Malibu Creek Ecosystem Restoration Project

Malibu Creek Ecosystem Restoration Project

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Project Goal:

Remove the defunct Rindge Dam location in Malibu Creek canyon.

Malibu Creek watershed is a high priority Southern steelhead recovery river with federally designated critical habitat. The impoundment behind Rindge Dam is full of sediment with no water storage capacity and poses a recreational hazard to the public. The Malibu Creek Restoration Project will completely remove Rindge Dam and remediate 8 upstream passage barriers. This will reconnect almost 18 miles of aquatic habitat in Malibu Creek and restore critical landscape scale ecosystem processes central the long term function and integrity of the entire system.


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Project Stages

USACE Integrated Feasibility Study

Planning, Engineering, Design

Implementation

Completion

Estimated Completion Date:
2030

Region:

Fish Affected:

Project Description

Since the construction of the 100-ft Rindge Dam 90 years ago, Southern California steelhead have been blocked from reaching high quality spawning grounds in upper Malibu Creek. In addition to totally blocking aquatic species movement, Rindge Dam has degraded downstream habitat conditions by disrupting the natural flow of sediment and water. These impacts extend all the way from the foot of the dam into the Malibu Lagoon, Santa Monica Bay, and local beaches. The project will restore approximately 525 acres of habitat in the Malibu Creek ecosystem and 18 miles of aquatic habitat. This project will re-establish connectivity from the Pacific Ocean to the interior of the Malibu Creek watershed.

The process to remove Rindge Dam was formalized when the U.S. House of Representatives commissioned the “Malibu Creek Ecosystem Restoration Feasibility Study” in 1992. They requested a solution that improved the Malibu Creek watershed and the Malibu shoreline. The Army Corps of Engineers led this study to investigate ecosystem restoration opportunities within the Malibu Creek watershed. They studied options to improve aquatic and riparian ecosystem habitat connectivity and restore more natural sediment transport to the coast.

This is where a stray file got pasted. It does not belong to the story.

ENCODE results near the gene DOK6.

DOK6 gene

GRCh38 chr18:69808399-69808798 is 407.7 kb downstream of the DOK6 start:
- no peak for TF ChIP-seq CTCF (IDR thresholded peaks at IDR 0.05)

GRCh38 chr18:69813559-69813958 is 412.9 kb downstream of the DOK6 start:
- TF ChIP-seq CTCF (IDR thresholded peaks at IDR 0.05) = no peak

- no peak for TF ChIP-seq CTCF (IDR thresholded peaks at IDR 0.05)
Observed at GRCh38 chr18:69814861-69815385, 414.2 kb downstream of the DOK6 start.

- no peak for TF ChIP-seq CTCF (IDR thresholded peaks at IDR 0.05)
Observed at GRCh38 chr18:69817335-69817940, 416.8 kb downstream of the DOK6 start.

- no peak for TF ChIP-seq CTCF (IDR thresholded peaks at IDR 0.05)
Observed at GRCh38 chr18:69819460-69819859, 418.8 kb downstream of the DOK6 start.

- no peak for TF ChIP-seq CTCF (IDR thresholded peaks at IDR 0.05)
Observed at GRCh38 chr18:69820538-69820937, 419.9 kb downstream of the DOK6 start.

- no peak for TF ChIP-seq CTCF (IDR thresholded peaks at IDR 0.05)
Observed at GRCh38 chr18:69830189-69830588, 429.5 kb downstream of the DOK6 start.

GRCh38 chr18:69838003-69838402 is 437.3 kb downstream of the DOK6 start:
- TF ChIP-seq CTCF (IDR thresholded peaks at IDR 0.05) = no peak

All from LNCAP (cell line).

This Corps-led Feasibility Study was completed in 2017 and officially signed in December 2020 by the Chief of Engineers at the Army Corps. Their final project recommendation includes removing the Rindge Dam concrete arch and spillway; excavating approximately 780,000 cubic yards of sediment accumulated behind the dam; transporting roughly 276,000 cubic yards of sand-rich material to a near-shore site east of Malibu Pier for temporary nearby coast and shoreline beach nourishment. The remaining sediment will be transported to the Calabasas Landfill.

Removal of Rindge Dam offers a tractable and significant solution to reconnecting habitat for multiple native species in this watershed — a watershed that is internationally recognized as an exceptional natural resource. Removing Rindge Dam and remediating eight additional upstream barriers will provide fish passage for the dual listed Southern California steelhead. This project will be landscape scale watershed restoration and restore access to 18 miles of historical spawning, rearing, and forging habitat.

Learn more about CalTrout's efforts to restore Malibu Creek and remove Rindge dam at http://www.restoremalibucreek.org/

Project Partners:

California State Parks
Army Corps Engineers
National Marine Fisheries Service
Resource Legacy Fund
Surfrider
CalTrout

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